Ass’n of Air Med. Servs. v. HHS, 2023 WL 5094881 (D.D.C. 2023)
An association of air ambulance providers sued HHS, challenging the agency’s No Surprises Act (NSA) regulations under the federal Administrative Procedure Act (APA). The NSA was enacted as part of the Consolidated Appropriations Act, 2021, to shield individuals from surprise bills for certain out-of-network emergency and non-emergency services, including certain air ambulance services. The association challenged the method of calculating the “qualifying payment amount” (QPA)—which is generally based on the median contracted rate that a plan or insurer would have paid for emergency care if the care had been provided by an in-network provider—in Part I of the interim final surprise billing regulations. The association claimed that this method intentionally and unlawfully lowers the QPA for air ambulance services by (1) excluding most types of contracted rates between air ambulance providers and plans or insurers; (2) treating hospitals and independent air ambulance services as providers in the same or similar specialty; and (3) using overbroad geographic regions, resulting in QPAs “wholly divorced from real-world pricing in reasonable geographic markets.” Separately, the association objected to basing patient cost-sharing obligations for air ambulance services on the QPA rather than on an amount determined through open negotiation or through the independent dispute resolution (IDR) process. HHS responded that its rules complied with the APA and were a reasonable exercise of its statutory authority.
Agreeing with HHS, the court examined the regulations’ exclusion of some types of contractual arrangements (most notably “single case” agreements) in the QPA calculation. While the association argued that all amounts charged under any type of contract should be included when determining the median rate, the court explained that the NSA directs HHS to include only the payment rates that are contracted for under the generally applicable terms of a plan or policy. Thus, excluding single case agreements from QPA calculations was reasonable. The court also found that HHS provided a well-reasoned justification for treating air ambulance providers and hospitals providing air ambulance service as the same “single provider specialty.” While the association argued that hospitals often accept below market rates for air ambulance transports as part of a larger contract for other services, the court accepted HHS’s explanation that patients should not have to pay higher cost-sharing amounts for non-hospital-based air ambulance providers simply because the provider assigned to them has negotiated higher contracted rates to cover its higher costs. Noting that the NSA specifies that the QPA is to be based on the median contracted rate for services provided in the applicable geographic region and directs HHS to define those geographic regions, the court further concluded that HHS’s use of broad “census divisions” was reasonable in that a narrower approach would be more likely to produce insufficient information to calculate the QPA. Finally, the court accepted HHS’s explanation that tying patient cost-sharing to the QPA is consistent with the NSA’s intent to protect against excessive bills and to remove patients as much as possible from disputes between plans and insurers and air ambulance providers.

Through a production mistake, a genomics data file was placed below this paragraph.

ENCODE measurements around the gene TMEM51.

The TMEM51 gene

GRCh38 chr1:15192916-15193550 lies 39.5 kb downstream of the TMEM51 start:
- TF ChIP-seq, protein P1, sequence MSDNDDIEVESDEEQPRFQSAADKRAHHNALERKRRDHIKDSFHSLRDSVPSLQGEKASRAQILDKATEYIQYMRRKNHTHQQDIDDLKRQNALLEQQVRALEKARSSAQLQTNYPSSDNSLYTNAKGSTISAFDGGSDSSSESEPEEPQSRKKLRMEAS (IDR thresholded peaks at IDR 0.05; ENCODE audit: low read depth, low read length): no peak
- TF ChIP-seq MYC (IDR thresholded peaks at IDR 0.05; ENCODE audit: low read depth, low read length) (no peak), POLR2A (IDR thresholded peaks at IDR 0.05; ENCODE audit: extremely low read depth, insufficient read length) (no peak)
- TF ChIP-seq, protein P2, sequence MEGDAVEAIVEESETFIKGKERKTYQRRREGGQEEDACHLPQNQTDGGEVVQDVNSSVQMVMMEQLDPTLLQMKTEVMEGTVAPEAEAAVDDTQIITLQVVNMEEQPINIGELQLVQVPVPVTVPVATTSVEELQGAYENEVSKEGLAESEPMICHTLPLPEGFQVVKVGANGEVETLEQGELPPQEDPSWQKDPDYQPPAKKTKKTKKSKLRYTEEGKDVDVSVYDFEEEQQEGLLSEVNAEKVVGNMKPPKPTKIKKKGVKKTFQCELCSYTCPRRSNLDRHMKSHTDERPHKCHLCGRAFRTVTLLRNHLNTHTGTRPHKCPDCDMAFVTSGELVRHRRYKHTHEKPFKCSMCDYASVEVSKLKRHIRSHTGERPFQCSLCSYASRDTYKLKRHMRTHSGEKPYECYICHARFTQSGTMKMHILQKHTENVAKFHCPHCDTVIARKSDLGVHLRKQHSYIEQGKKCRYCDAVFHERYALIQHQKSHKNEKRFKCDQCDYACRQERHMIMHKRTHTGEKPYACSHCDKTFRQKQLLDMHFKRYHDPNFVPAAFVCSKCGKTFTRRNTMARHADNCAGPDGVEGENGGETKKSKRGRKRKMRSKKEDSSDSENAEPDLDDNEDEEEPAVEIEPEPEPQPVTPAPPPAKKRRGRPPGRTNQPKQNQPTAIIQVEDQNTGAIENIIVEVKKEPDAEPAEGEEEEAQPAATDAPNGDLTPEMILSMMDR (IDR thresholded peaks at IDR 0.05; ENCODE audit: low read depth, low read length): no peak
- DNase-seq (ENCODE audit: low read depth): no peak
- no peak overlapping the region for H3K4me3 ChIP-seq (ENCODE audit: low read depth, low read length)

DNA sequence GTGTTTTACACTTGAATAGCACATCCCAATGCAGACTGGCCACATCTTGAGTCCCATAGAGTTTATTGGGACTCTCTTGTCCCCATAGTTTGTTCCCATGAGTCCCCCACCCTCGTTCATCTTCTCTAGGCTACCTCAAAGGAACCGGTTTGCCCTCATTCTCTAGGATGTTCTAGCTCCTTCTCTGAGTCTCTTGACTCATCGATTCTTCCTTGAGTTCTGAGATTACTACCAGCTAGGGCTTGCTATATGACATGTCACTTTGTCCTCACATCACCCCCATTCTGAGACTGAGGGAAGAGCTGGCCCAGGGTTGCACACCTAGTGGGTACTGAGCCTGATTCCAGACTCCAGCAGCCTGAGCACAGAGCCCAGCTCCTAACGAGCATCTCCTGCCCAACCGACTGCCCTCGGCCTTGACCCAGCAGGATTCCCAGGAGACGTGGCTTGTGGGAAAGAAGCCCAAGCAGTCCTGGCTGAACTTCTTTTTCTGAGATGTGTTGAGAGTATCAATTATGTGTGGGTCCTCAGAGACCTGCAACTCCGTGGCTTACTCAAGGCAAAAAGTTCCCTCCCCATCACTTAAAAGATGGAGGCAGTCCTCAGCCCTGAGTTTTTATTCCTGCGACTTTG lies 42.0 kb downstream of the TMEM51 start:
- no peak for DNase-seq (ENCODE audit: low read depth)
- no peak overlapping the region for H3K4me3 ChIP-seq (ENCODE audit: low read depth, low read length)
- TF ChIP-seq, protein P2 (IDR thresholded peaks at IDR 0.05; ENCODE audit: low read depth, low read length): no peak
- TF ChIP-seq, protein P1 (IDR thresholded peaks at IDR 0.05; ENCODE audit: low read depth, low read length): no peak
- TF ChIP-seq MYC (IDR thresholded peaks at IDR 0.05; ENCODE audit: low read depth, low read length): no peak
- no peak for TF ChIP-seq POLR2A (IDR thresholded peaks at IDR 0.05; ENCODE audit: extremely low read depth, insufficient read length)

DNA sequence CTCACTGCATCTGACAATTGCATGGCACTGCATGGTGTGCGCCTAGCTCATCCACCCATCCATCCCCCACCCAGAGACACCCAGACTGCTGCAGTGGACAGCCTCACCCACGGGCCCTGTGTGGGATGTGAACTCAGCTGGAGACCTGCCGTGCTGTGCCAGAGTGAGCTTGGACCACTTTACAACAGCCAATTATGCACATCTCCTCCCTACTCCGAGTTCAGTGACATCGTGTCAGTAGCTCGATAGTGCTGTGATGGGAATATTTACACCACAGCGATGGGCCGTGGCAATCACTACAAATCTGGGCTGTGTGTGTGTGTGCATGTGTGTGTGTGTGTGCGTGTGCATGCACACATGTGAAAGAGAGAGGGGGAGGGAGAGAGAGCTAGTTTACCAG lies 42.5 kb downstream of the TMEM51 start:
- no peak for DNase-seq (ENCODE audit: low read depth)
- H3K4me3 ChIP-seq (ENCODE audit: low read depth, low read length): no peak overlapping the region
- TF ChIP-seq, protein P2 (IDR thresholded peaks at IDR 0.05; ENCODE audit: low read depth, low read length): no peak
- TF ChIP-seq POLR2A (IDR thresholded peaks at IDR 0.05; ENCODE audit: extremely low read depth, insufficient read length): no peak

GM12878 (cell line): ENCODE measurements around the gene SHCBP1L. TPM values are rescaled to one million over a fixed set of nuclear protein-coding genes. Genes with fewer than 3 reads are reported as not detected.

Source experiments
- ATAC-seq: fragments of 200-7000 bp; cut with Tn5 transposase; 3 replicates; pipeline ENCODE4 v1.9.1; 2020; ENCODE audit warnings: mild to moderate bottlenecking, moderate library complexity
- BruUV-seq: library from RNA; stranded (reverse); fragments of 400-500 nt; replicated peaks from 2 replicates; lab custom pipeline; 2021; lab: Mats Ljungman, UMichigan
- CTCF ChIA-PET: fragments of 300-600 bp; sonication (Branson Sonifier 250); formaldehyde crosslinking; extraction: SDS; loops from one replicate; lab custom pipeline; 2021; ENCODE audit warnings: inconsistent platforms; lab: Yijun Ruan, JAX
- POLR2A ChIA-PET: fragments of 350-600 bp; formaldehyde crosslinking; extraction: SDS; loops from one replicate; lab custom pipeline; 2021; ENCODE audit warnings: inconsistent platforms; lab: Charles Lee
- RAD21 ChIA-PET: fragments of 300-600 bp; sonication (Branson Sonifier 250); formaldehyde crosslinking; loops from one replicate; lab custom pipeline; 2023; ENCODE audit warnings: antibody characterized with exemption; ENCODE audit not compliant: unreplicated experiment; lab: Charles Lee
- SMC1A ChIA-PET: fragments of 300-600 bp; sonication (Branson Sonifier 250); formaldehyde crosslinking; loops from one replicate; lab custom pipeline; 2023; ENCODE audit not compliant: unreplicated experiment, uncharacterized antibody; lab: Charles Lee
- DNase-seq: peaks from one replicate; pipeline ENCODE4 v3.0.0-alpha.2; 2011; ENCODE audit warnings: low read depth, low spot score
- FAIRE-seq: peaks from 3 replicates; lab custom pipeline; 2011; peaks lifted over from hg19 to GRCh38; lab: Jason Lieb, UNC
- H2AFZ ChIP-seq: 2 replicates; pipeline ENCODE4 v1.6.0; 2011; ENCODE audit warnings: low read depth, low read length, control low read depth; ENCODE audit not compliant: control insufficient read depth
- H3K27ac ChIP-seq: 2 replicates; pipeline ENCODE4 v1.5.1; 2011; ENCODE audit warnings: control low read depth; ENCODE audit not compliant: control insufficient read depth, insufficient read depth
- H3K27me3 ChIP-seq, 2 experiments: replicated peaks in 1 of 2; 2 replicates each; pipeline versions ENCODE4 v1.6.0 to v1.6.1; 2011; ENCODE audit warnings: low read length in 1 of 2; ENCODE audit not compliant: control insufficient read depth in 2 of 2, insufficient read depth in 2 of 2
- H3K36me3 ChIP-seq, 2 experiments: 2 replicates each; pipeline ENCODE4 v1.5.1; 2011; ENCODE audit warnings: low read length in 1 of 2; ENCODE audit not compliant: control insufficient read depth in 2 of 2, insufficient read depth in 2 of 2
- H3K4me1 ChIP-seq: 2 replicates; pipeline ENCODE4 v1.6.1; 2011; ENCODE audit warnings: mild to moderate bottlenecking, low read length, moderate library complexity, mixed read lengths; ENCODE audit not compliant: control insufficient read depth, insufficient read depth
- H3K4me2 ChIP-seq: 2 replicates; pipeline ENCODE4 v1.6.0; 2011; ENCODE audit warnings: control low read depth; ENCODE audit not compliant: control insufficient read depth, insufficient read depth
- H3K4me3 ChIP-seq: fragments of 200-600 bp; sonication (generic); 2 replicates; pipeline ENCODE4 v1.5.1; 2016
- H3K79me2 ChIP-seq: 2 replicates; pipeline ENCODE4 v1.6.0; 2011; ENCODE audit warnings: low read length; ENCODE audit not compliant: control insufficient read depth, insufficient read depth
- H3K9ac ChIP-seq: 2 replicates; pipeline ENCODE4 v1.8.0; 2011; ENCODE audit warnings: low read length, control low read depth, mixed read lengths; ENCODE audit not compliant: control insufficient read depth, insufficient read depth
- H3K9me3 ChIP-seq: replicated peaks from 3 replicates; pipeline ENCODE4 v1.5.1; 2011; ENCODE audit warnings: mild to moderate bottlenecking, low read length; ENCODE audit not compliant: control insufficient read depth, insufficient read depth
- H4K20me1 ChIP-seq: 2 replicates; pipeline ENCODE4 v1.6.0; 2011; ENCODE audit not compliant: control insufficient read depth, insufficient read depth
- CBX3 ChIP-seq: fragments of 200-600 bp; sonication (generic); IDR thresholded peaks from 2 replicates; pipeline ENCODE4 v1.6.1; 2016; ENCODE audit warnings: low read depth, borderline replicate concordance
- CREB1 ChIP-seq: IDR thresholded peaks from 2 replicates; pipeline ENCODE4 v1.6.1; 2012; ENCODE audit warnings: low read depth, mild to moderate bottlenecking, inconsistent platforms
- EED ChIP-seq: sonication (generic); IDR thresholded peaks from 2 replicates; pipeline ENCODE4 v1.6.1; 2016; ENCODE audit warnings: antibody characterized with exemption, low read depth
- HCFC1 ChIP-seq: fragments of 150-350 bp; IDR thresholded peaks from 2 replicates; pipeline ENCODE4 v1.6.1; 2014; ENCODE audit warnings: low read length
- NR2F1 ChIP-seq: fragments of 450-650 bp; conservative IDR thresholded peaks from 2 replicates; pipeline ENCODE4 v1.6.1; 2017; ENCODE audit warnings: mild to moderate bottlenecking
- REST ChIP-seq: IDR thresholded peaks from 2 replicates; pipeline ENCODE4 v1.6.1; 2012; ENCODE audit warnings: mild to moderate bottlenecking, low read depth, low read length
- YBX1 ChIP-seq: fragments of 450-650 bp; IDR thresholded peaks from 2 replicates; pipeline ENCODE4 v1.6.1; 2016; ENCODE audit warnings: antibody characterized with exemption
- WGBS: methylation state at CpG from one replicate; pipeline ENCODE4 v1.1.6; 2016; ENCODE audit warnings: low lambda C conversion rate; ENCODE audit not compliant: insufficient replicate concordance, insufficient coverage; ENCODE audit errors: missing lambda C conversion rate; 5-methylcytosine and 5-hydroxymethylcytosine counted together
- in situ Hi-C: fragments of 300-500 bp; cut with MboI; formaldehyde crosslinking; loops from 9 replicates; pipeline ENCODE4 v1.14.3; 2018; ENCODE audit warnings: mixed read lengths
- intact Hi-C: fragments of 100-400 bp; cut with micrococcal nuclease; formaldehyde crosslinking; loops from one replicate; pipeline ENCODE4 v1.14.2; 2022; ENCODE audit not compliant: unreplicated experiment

EBIA Comment: Multiple lawsuits involving HHS’s surprise billing rules have been filed, with some courts upholding the rules and others siding with providers. As a result of litigation, portions of Part II of the regulations were vacated—including certain provisions that prioritized the QPA over other factors in determining the payment amount for out-of-network air ambulance services. For more information, see EBIA’s Health Care Reform manual at Section XII.B.4 (“Surprise Air Ambulance Billing”) and EBIA’s Group Health Plan Mandates manual at Section XIII.B (“Patient Protections”). See also EBIA’s Self-Insured Health Plans manual at Section XIII.C (“Federally Mandated Benefits”).
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